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Why The Clock is Ticking for MongoDB

Last month, ZDNet published an interview with MongoDB CEO Max Schireson which took the position that the document databases, such as MongoDB, are better-suited to today's applications than traditional relational databases; the title of the article implies that the days of relational databases are numbered. But it is not, as Schireson would have us believe, that the relational database community is ignorant of or has not tried the design paradigms which he advocates, but that they have been tried and found, in many cases, to be anti-patterns. Certainly, there are some cases in which the schemaless design pattern that is perhaps MongoDB's most distinctive feature is just the right tool for the job, but it is also misleading to think that such designs must use a document store. Relational databases can also handle such workloads, and their capabilities in this area are improving rapidly.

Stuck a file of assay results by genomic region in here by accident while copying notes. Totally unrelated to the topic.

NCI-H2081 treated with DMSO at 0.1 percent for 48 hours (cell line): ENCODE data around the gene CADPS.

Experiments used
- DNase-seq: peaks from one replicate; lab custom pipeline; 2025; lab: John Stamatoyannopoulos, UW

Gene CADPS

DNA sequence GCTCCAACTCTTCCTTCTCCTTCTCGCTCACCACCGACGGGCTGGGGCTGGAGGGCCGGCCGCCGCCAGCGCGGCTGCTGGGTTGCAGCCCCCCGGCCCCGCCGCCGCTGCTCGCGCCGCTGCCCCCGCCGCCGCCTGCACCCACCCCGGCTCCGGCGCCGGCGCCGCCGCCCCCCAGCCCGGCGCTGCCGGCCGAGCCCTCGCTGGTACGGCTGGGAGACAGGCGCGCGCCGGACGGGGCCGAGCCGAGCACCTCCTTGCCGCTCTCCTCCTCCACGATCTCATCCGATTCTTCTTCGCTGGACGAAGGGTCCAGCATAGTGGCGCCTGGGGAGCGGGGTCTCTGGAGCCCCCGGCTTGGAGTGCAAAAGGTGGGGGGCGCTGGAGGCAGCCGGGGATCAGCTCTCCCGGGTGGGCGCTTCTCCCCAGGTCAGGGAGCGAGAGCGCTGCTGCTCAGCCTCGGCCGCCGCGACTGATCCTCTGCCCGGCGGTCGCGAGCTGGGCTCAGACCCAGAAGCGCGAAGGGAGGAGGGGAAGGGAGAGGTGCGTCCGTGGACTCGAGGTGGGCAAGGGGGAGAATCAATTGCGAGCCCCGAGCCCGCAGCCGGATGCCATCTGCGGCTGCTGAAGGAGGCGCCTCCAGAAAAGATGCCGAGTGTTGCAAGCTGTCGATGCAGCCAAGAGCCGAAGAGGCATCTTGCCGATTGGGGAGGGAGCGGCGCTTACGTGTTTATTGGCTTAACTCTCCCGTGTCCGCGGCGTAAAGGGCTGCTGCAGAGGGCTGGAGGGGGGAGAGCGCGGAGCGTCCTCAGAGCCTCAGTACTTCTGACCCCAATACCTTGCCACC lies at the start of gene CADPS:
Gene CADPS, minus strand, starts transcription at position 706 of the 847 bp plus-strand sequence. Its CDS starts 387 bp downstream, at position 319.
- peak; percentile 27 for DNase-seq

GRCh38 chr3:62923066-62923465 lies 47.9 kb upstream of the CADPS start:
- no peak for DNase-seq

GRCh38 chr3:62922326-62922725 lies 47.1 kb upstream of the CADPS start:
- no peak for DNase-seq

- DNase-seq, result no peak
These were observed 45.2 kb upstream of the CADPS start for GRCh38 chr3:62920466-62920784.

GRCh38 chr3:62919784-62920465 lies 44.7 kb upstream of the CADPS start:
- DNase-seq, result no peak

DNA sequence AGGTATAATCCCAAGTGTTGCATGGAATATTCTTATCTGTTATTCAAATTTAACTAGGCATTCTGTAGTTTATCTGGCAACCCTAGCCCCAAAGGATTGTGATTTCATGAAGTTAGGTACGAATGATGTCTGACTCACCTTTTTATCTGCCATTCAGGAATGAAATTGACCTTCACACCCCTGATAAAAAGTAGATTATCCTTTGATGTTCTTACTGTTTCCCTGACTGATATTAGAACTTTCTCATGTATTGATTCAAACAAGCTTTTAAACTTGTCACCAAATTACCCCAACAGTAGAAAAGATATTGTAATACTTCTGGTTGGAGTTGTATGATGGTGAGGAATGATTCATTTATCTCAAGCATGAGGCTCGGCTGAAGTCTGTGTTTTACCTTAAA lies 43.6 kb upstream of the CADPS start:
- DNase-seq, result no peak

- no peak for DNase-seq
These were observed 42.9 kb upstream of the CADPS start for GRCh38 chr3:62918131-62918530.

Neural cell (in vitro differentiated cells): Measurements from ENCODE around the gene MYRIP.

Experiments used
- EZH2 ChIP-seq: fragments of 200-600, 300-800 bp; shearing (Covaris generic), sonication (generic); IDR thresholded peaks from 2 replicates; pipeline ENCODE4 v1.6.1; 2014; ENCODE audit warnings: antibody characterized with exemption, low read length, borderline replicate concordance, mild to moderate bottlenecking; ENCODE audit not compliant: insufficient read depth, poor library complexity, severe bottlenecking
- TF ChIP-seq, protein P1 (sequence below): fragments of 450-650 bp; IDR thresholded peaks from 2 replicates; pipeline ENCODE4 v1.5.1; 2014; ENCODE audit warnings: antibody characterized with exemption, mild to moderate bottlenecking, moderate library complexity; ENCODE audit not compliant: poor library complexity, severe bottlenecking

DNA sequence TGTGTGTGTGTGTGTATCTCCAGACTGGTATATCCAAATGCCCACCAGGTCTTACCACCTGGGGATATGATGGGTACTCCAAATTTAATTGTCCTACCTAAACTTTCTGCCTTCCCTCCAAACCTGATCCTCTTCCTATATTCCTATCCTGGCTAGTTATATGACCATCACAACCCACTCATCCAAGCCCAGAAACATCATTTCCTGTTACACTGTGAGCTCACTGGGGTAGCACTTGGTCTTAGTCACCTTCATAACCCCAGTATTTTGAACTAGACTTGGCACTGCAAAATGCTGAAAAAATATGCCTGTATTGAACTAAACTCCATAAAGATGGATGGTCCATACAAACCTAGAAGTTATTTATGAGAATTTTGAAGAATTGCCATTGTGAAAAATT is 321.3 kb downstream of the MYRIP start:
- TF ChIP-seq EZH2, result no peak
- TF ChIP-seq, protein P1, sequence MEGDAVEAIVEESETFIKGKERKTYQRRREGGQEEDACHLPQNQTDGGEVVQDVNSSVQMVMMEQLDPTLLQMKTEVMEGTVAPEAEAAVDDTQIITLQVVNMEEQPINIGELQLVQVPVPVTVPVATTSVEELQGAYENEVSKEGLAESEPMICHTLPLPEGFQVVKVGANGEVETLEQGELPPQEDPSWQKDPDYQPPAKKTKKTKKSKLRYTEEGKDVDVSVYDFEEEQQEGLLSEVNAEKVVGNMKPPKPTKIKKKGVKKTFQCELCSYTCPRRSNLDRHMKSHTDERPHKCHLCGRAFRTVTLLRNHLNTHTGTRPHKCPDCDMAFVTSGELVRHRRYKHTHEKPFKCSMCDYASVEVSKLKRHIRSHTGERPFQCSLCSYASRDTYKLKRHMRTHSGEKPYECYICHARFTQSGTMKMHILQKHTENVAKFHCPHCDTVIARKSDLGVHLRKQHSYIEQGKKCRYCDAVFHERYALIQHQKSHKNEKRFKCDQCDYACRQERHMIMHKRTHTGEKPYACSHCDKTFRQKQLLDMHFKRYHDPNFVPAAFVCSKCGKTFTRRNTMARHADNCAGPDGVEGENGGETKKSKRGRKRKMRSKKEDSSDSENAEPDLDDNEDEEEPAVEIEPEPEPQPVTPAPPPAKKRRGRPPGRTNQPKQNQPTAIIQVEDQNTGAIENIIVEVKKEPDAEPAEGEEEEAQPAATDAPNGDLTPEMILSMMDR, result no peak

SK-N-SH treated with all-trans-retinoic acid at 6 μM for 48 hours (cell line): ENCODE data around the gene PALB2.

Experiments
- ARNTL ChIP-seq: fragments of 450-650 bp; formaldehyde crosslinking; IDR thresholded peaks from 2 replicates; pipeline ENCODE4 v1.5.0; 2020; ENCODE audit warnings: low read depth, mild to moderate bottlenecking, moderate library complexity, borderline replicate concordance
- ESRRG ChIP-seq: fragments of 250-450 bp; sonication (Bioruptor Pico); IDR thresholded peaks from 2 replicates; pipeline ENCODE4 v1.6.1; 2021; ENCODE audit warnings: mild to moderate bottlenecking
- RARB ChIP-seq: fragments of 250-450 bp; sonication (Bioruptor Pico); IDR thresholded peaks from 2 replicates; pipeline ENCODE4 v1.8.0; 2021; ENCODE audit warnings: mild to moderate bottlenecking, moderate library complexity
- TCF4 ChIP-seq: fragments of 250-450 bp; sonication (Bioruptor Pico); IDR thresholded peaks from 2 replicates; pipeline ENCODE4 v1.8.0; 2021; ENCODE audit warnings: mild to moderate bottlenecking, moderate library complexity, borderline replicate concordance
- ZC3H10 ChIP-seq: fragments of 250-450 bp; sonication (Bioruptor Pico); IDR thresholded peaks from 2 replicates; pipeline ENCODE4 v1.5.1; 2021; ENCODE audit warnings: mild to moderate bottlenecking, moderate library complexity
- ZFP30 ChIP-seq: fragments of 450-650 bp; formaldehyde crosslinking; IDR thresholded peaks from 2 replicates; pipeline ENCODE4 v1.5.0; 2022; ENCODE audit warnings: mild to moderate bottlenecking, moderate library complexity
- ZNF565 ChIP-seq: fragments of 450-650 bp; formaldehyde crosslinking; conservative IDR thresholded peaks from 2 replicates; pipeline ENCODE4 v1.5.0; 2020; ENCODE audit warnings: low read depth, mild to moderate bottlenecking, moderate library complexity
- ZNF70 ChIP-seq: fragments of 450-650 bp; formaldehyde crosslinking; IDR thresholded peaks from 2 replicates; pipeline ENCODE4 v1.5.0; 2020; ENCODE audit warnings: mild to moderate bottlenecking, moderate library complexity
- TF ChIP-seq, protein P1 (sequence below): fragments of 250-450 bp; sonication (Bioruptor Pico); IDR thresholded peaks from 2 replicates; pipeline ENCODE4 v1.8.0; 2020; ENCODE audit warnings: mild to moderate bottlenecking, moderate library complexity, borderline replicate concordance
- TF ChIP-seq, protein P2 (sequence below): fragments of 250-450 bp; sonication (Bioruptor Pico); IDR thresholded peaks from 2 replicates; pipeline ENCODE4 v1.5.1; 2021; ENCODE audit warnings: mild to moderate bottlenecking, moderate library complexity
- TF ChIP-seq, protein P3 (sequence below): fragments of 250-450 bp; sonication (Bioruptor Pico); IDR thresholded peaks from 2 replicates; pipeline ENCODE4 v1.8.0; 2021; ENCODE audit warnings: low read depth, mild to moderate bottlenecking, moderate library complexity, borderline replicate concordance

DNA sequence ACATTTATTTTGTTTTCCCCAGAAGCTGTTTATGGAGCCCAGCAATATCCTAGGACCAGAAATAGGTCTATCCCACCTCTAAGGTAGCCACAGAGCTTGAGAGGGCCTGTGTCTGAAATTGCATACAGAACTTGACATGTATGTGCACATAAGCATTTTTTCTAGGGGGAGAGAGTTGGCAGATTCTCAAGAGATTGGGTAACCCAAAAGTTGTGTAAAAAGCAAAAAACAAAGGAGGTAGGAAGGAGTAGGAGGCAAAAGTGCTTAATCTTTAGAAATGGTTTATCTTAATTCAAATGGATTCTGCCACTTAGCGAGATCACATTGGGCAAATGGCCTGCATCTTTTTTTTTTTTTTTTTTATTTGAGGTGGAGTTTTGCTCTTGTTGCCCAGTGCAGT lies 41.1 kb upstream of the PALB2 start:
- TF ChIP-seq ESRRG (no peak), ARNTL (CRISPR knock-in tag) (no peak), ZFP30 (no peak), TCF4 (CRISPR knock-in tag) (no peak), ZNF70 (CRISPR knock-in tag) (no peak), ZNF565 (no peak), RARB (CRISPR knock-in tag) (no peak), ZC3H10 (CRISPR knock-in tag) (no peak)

Let's look at his example of entering an order into a database.  In this example, it is postulated that the order is split between 150 different relational tables, including an order header table, an order line table, an address information table and, apparently, 147 others.  Relational databases do encourage users to break up data across multiple tables in this way, a process callednormalization.  But not for no reason.  Storing every order in one large document may be ideal if all access will be strictly by order number, but this is rarely the case.  When a user wants to run a report on all orders of one particular product, an index on the order line table can be used to efficiently find and retrieve just those order lines.  If all order data is lumped together, the user will be forced to retrieve the entirety of each order that contains a relevant order line - or perhaps even to scan the entire database and examine every order to see whether it contains a relevant order line.

Read more at Robert Haas's blog.

 

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